Kaine made clear Tuesday that his campaign will be premised partly on the idea that he can replicate the success he enjoyed the last time he held statewide office.
“As governor, I helped lead Virginia through the toughest economy in seventy years,” Kaine wrote in the e-mail. “We cut billions from the state budget, tightened our belt, and made government more efficient.”
Allen campaign spokeswoman Katie Wright said Kaine’s announcement “sets up a clear contrast” between the two likely nominees.
Allen “stands for responsible, smarter government and helping families keep more of what they earn. Allen made job creation his number one priority, resulting in a record number of private-sector jobs and investment in Virginia,” she said.
Kaine’s tenure as governor, Wright said, “was marked by his proposals calling for staggering tax increases and by substantial job losses for Virginians.”
Kaine adviser Mo Elleithee responded that it was “unfortunate that George Allen has resorted to name calling so early in this campaign. Virginians deserve a senator who will focus on our nation’s economic challenges and will bring more civility to Washington.”
As Republicans seek to tie Kaine to Obama and deride his record as governor, Democrats are expected to attack Allen with similar ferocity. Their argument: that Allen was an unremarkable senator in his previous stint and that he brings no particular vision for governance to the 2012 race.
For her part, Radtke suggested Tuesday that neither Kaine nor Allen was the right choice for the Senate. “If we want to have true financial change, we can’t have career politicians,” she said. “They engineered the mess.”
Although Allen is considered the heavy favorite on the Republican side, he first must overcome an aggressive challenge from Radtke, Hampton Roads lawyer David McCormick and Chesapeake Bishop E.W. Jackson, a tea party activist who filed papers to enter the race Tuesday. Other potential GOP candidates include Del. Robert G. Marshall (Prince William), Prince William Board of County Supervisors Chairman Corey A. Stewart, businessman Bert Mizusawa and wealthy television production company owner Timothy E. Donner.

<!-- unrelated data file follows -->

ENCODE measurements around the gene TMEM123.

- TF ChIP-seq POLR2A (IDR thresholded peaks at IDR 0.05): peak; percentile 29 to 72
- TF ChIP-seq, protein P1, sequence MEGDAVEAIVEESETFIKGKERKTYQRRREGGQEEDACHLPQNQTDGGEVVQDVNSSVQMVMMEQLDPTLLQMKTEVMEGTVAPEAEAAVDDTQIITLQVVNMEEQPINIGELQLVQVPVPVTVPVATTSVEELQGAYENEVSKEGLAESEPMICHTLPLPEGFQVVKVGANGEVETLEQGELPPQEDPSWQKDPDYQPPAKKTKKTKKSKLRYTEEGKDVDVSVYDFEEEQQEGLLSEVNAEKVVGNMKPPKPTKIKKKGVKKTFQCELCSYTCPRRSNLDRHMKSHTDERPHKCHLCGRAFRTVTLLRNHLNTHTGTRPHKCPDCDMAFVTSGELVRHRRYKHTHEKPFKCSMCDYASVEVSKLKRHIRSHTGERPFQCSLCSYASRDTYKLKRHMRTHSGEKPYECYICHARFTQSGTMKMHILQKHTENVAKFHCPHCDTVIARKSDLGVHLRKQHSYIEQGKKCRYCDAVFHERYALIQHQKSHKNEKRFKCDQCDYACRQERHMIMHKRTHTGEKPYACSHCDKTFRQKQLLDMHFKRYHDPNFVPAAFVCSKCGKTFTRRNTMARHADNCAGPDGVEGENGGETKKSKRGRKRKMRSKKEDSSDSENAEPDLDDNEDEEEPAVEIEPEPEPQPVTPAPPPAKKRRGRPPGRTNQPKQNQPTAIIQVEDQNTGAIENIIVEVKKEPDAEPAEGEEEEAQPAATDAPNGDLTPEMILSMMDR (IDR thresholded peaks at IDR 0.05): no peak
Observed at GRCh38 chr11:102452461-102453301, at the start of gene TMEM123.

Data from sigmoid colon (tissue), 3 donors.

Sen. Patty Murray (Wash.), chairwoman of the Democratic Senatorial Campaign Committee, said: “Republicans have a real tea party primary on their hands, and George Allen has a long record of spending and debt that will be a major issue in this race. Rank-and-file conservatives are not as enthusiastic about his candidacy as the establishment in Washington, D.C.”
Although Virginia Democrats suffered at the polls last year, with three congressional incumbents losing, party officials say they think that turnout will be significantly higher in 2012 because of the presidential contest.
During the race, Allen must grapple with the legacy of an episode that helped sink his 2006 campaign against Webb — his public reference to an Indian-American campaign volunteer for Webb as “macaca,” a word that is used as an ethnic slur in some cultures.
Kaine, meanwhile, left the governor’s office in January 2010 just as the state’s budget problems were becoming clear and before Democrats took an electoral drubbing fueled by a conservative movement strongly opposed to Obama’s signature policies on health care and climate change.
Democrats, Gonzales predicted, would be “much more comfortable with the race as a competition between their records rather than a referendum on Obama.”
Staff writer Anita Kumar contributed to this report.